Sóller (Catalan pronunciation: [ˈsoʎə]) is a town and municipality near the north west coast of Mallorca, in the Balearic Islands of Spain. The town is some 3 km inland from the Port de Sóller, in a large, bowl-shaped valley that also includes the village of Fornalutx and the hamlets of Biniaraix and Binibassi. The combined population is around 14,000. A famous tram, the Tranvía de Sóller operates in the town, linking Sóller to the Port de Sóller.
|Autonomous community||Balearic Islands|
|Comarca||Serra de Tramuntana|
|Judicial district||Palma de Mallorca|
|• Alcalde||Carlos Simarro Vicens (PP)|
|• Total||42.80 km2 (16.53 sq mi)|
|Elevation||59 m (194 ft)|
|• Density||330/km2 (850/sq mi)|
|Time zone||UTC+1 (CET)|
|• Summer (DST)||UTC+2 (CEST)|
|Official language(s)||Catalan and Spanish|
Sóller is linked by the historic railway, the Ferrocarril de Sóller, and by a highway with a tunnel, to the Majorcan capital of Palma. The Ferrocaril was built on the profits from the orange and lemon trade and completed in 1911. The Andratx-Pollença highway also runs through the valley. The present-day economy is based mainly on tourism and the expenditure of foreign residents, complementary to the agricultural economy based around citrus and olive groves. Soller is unique compared to towns on the rest of the island due to its geographical isolation, being surrounded by the Tramuntana mountain range. This isolation from all other major towns on the island, made it easier to trade with French merchants arriving by sea.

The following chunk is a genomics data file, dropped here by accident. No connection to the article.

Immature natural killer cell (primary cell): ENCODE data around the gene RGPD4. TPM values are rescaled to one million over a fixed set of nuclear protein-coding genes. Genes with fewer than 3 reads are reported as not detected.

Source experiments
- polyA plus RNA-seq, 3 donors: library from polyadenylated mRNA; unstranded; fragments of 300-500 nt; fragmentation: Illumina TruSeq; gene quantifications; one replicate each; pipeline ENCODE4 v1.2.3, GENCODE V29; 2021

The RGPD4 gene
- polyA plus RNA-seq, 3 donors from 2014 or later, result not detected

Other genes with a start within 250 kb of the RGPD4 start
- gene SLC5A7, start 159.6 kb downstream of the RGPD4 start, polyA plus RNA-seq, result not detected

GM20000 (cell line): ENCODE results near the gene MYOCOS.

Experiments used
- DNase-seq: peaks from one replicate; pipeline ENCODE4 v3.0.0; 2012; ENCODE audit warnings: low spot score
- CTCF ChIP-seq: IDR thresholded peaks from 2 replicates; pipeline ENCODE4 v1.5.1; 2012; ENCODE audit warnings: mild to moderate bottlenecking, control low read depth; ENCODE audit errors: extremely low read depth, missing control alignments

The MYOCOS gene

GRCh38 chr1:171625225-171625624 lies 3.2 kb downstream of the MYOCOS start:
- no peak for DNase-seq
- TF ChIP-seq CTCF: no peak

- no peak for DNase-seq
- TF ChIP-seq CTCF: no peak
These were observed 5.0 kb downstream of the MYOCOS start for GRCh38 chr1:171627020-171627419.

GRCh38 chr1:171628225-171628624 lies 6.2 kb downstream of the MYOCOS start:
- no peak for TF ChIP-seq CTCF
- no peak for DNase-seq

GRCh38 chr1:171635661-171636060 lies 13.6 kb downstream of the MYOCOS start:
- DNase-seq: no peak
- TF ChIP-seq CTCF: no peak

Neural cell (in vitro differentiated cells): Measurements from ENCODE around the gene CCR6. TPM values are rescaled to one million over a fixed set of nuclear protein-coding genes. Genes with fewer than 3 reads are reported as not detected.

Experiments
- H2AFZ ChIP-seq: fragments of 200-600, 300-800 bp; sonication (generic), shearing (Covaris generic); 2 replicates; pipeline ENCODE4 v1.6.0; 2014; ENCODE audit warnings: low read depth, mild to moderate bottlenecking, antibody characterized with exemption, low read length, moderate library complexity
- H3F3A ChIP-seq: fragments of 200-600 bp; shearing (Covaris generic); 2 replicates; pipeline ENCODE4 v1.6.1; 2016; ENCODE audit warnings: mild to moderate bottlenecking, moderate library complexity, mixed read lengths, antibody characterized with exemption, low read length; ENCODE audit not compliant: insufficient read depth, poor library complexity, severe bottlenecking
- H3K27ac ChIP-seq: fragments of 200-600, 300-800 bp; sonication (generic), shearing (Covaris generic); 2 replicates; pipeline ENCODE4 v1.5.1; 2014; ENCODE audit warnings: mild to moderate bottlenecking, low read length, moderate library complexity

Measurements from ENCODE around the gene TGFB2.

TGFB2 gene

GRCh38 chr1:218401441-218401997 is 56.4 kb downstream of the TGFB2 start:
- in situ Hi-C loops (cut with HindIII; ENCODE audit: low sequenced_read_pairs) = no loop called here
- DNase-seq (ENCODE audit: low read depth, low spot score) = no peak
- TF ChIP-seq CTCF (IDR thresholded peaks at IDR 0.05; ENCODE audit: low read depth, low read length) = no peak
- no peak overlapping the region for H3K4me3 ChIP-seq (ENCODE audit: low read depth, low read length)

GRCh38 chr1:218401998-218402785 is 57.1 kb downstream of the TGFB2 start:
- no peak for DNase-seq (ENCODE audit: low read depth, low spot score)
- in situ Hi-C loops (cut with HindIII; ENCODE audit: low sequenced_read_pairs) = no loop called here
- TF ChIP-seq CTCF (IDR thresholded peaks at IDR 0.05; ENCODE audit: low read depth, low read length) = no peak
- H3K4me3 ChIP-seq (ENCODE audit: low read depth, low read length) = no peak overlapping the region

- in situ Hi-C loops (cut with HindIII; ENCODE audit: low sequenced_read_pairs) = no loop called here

The focus of the town is the Plaça Constitució which is surrounded by cafés and has plane trees and a fountain in its centre. The tram passes through the Plaça on its way to and from the main station which has been restored to incorporate a museum of Picasso and Joan Miró. The church of Sant Bartomeu (Saint Bartholomew) facing the east side of the Plaça is flanked by the ajuntament (town hall) and the Banco de Sóller, a remarkable 1912 Modernista building with defining ironwork, by the Catalan architect Joan Rubió i Bellver, a follower of Antoni Gaudí. The bank's organisation was founded in 1889 with the money of emigrants who returned prosperous to Sóller. On the other hand, the church can clearly be seen standing out from the canopy of the town from other parts of the Vall de Sóller (the surrounding valley). The original building dates from some time before 1236. The current main interior structure is now largely baroque (1688–1733).
The campanar (belltower) blends in well with its neo-gothic design. The remarkable façade is a 1904 construction, also by Joan Rubió. The old street plan is of Islamic origin and lined with historic houses of the sixteenth to eighteenth centuries. The town has a covered market and is bisected by a fast flowing river with a number of bridges. Sóller is also notable for the houses built in the early twentieth century by emigrants who returned wealthy to the town, particularly those on the Gran Via which reflect the fin de siècle Art Nouveau styles of France.
The renowned Jardí Botanic (botanical garden) is on the outskirts of the town and is laid out with the plants of the Balearics and the Mediterranean islands. The Modernista mansion in the garden houses El Museu Balear de Ciències Naturals (The Museum of Balearic Natural Sciences).
Since 1980, Sóller has hosted a week-long international folklore festival every May.
map of the Sóller Tramway
|Wikimedia Commons has media related to Sóller.|
- Sóller Tourist Guide
- Veu de Sóller (local weekly newspaper), in Catalan
- Setmanari Sóller (local newspaper), in Catalan.
- Jardín Botánico (botanical garden), in Catalan and Spanish
- Museu de Ciencias Naturales
- Ajuntament de Sóller (Townhall of Sóller), in English